Translation Breakdown
 Translation Consequences
 Translation Limitations
 A Translation Mandate
 A Translation Issue
 Vulnerability Defined
 A Vulnerability
 So what does that mean?
 The Consequent Difference of John
 So What is John?

Series [All]
 Confessions of a Jewish Skeptic (4)
 Exploring Translation Theories (25)
 Leaving the Jewish Fold (3)
 Memory and Identity
 Religion and Cultural Memory (51)
 The Creative Word (19)
 The Cross-Cultural Process (7)
 The Oral Gospel Tradition (4)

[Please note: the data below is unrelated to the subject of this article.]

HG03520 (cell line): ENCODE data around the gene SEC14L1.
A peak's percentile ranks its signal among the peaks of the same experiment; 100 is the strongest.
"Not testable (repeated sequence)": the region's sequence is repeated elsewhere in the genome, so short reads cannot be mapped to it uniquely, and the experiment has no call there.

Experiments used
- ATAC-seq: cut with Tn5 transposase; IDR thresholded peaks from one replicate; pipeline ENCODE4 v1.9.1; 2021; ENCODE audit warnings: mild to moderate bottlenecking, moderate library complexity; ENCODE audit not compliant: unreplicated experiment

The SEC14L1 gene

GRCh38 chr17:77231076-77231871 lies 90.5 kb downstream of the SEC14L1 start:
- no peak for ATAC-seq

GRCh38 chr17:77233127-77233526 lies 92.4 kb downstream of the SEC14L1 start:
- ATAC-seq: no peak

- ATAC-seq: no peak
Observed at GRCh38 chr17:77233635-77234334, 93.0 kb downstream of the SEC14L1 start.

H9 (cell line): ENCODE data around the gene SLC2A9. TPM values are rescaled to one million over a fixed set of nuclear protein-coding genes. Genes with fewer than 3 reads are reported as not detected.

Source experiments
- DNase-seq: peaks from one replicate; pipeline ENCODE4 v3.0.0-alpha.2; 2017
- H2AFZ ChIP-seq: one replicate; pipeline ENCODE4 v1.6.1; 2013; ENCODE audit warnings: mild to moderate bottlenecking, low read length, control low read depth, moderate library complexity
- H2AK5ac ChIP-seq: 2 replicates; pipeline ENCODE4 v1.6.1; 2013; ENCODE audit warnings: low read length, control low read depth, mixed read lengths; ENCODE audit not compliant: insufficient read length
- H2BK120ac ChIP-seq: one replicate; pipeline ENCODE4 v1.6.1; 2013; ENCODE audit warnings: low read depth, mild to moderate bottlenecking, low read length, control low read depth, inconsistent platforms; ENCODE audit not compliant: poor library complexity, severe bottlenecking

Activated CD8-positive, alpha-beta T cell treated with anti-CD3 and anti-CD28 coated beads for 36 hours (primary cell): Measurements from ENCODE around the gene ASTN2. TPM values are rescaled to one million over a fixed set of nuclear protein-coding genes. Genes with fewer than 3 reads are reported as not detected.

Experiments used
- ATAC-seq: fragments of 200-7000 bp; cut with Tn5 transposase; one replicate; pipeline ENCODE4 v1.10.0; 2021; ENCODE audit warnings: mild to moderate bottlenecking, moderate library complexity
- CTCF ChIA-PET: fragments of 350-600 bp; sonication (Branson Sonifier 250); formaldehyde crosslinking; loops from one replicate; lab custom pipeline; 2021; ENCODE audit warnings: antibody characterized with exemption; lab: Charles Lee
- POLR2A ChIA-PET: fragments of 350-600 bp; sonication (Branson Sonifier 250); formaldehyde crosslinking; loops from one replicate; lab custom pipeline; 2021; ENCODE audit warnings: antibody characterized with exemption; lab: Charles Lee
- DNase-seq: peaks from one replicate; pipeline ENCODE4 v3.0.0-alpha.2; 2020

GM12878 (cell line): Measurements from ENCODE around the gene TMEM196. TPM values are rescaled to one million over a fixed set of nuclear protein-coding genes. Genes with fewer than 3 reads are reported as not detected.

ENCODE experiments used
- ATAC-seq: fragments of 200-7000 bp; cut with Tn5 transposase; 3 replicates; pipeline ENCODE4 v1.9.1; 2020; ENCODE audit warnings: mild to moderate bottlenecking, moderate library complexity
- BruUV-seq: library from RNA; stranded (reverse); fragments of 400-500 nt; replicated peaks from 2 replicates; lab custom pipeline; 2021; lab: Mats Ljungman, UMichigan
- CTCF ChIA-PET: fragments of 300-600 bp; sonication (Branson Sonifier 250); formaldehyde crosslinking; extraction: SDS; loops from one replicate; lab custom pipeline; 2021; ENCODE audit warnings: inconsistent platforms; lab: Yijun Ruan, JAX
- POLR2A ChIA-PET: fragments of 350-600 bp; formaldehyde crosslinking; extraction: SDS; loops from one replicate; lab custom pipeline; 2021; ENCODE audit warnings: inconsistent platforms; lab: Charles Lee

We the People (8)


Thursday, 30 April 2015
The Importance of Discovery

The Discovery of Grounded Theory: Strategies for Qualitative Research,
Barney G Glaser and Anselm L Strauss, Aldine, 1967, page 29

In the foundational defining work for 'Grounded Theory', so called because the developed theory is explicitly grounded in the data, Glaser and Strauss explain why 'discovery' is so important:

Whether or not there is a previous speculative theory, discovery gives us a theory that "fits or works" in a substantive of formal area (though further testing, clarification or reformulation is still necessary), since the theory has been derived from dat, not deduced from logical assumptions.

It is real; it is tangible; and - most importantly, it works because it comes from the data set.

Posted By Jonathan, 4:30pm Comment Comments: 0